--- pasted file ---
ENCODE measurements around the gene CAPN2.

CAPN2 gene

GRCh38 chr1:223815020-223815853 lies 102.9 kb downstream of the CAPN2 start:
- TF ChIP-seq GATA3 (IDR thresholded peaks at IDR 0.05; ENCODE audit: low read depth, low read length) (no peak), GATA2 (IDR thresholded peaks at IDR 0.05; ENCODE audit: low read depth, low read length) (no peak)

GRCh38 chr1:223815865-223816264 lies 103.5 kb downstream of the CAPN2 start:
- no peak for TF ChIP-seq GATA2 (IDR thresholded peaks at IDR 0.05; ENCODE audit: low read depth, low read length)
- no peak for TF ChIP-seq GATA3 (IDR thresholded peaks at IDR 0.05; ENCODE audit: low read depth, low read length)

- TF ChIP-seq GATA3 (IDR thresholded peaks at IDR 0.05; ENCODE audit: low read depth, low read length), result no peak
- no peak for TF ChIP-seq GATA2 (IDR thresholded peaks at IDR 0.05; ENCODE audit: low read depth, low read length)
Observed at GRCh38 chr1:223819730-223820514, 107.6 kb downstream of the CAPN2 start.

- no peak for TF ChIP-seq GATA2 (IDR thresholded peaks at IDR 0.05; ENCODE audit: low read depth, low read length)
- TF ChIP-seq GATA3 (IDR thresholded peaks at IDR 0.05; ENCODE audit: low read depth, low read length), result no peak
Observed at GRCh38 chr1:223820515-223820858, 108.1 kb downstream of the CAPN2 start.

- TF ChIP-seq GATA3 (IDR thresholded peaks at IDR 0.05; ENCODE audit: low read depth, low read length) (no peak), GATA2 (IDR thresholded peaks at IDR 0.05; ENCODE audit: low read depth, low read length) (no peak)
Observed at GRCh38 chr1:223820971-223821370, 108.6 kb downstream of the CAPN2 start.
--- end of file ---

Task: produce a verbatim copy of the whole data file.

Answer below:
ENCODE measurements around the gene CAPN2.

CAPN2 gene

GRCh38 chr1:223815020-223815853 lies 102.9 kb downstream of the CAPN2 start:
- TF ChIP-seq GATA3 (IDR thresholded peaks at IDR 0.05; ENCODE audit: low read depth, low read length) (no peak), GATA2 (IDR thresholded peaks at IDR 0.05; ENCODE audit: low read depth, low read length) (no peak)

GRCh38 chr1:223815865-223816264 lies 103.5 kb downstream of the CAPN2 start:
- no peak for TF ChIP-seq GATA2 (IDR thresholded peaks at IDR 0.05; ENCODE audit: low read depth, low read length)
- no peak for TF ChIP-seq GATA3 (IDR thresholded peaks at IDR 0.05; ENCODE audit: low read depth, low read length)

- TF ChIP-seq GATA3 (IDR thresholded peaks at IDR 0.05; ENCODE audit: low read depth, low read length), result no peak
- no peak for TF ChIP-seq GATA2 (IDR thresholded peaks at IDR 0.05; ENCODE audit: low read depth, low read length)
Observed at GRCh38 chr1:223819730-223820514, 107.6 kb downstream of the CAPN2 start.

- no peak for TF ChIP-seq GATA2 (IDR thresholded peaks at IDR 0.05; ENCODE audit: low read depth, low read length)
- TF ChIP-seq GATA3 (IDR thresholded peaks at IDR 0.05; ENCODE audit: low read depth, low read length), result no peak
Observed at GRCh38 chr1:223820515-223820858, 108.1 kb downstream of the CAPN2 start.

- TF ChIP-seq GATA3 (IDR thresholded peaks at IDR 0.05; ENCODE audit: low read depth, low read length) (no peak), GATA2 (IDR thresholded peaks at IDR 0.05; ENCODE audit: low read depth, low read length) (no peak)
Observed at GRCh38 chr1:223820971-223821370, 108.6 kb downstream of the CAPN2 start.